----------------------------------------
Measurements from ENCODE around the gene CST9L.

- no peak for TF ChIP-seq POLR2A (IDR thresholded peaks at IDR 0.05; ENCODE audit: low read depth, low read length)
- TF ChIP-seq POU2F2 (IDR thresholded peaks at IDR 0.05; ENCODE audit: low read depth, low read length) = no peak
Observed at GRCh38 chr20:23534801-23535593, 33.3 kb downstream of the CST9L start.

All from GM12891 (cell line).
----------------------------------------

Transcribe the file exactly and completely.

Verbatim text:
Measurements from ENCODE around the gene CST9L.

- no peak for TF ChIP-seq POLR2A (IDR thresholded peaks at IDR 0.05; ENCODE audit: low read depth, low read length)
- TF ChIP-seq POU2F2 (IDR thresholded peaks at IDR 0.05; ENCODE audit: low read depth, low read length) = no peak
Observed at GRCh38 chr20:23534801-23535593, 33.3 kb downstream of the CST9L start.

All from GM12891 (cell line).